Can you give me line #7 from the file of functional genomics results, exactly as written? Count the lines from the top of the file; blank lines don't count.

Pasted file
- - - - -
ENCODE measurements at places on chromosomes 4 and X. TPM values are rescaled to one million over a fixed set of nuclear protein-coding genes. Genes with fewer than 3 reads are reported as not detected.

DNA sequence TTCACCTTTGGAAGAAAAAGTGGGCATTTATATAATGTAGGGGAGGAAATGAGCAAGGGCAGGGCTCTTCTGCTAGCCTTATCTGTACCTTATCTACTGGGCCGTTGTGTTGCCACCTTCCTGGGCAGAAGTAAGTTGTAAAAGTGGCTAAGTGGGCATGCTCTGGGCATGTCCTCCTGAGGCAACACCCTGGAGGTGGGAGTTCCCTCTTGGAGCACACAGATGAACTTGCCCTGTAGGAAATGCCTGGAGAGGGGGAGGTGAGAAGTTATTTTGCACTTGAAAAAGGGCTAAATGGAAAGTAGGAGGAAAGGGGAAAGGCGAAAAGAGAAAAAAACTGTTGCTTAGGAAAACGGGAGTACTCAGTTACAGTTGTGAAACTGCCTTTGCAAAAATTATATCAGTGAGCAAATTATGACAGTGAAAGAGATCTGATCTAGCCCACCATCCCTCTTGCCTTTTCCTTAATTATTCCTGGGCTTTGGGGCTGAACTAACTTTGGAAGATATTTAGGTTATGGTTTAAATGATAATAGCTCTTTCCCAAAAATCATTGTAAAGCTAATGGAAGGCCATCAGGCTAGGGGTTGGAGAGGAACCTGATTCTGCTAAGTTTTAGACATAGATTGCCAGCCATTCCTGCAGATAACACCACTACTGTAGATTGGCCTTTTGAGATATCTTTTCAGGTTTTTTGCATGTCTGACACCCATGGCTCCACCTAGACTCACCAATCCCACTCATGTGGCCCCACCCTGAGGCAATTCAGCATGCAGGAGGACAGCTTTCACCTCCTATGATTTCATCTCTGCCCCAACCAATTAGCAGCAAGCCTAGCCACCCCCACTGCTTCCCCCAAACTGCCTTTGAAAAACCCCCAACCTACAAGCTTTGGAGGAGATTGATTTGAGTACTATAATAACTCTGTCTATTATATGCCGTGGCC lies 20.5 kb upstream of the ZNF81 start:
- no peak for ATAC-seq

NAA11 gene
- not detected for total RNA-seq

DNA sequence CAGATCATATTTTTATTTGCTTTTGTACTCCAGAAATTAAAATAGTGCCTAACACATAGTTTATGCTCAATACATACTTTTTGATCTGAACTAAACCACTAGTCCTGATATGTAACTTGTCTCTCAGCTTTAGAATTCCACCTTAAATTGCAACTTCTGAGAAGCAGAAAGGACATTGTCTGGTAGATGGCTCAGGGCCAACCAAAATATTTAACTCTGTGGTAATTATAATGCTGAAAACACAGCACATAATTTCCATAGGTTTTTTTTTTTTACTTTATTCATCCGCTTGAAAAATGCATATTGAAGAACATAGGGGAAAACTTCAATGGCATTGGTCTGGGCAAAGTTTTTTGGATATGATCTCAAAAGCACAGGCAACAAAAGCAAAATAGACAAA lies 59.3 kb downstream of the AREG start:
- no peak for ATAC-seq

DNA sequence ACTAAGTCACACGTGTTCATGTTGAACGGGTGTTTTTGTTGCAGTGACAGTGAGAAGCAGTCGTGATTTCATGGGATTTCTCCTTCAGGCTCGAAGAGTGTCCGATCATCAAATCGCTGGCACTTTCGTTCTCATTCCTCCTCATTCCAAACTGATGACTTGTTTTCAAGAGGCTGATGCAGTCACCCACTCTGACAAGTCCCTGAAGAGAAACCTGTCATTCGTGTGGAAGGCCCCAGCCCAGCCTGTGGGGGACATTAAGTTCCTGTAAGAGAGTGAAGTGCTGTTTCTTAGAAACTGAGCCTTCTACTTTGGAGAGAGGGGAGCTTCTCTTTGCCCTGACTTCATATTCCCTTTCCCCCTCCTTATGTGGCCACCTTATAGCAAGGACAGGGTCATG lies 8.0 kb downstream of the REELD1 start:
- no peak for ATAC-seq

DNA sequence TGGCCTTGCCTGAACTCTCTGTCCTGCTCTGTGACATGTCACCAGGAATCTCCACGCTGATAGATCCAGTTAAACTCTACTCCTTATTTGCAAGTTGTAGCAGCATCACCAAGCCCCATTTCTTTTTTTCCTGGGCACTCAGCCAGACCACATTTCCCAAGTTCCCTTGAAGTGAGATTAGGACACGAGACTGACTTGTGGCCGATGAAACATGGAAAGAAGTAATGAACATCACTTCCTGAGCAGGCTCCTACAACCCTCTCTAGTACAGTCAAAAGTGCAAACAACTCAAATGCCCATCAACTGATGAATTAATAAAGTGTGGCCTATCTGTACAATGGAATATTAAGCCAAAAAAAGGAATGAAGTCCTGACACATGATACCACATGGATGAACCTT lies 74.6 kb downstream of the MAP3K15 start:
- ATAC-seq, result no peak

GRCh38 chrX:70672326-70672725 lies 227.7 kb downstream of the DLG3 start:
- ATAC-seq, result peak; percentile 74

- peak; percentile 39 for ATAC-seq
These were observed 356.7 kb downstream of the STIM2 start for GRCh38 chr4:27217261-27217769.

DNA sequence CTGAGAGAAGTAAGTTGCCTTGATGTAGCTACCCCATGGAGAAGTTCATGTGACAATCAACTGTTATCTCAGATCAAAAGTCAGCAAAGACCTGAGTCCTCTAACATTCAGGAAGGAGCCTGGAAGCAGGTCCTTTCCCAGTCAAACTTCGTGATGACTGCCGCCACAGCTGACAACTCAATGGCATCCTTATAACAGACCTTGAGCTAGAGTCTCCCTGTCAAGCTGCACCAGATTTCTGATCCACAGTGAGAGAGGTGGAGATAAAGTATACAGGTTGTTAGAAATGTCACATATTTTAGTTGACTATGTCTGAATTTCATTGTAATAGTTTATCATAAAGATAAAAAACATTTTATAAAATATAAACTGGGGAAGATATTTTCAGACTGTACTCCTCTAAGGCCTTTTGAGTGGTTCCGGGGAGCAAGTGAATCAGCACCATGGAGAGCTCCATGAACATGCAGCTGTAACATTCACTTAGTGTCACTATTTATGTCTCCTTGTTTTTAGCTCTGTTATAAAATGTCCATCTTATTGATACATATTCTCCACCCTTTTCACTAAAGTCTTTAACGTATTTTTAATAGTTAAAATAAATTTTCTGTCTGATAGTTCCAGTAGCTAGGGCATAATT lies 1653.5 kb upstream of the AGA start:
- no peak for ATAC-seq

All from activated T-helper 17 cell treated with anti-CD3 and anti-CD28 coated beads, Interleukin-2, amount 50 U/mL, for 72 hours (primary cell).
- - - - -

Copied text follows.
- no peak for ATAC-seq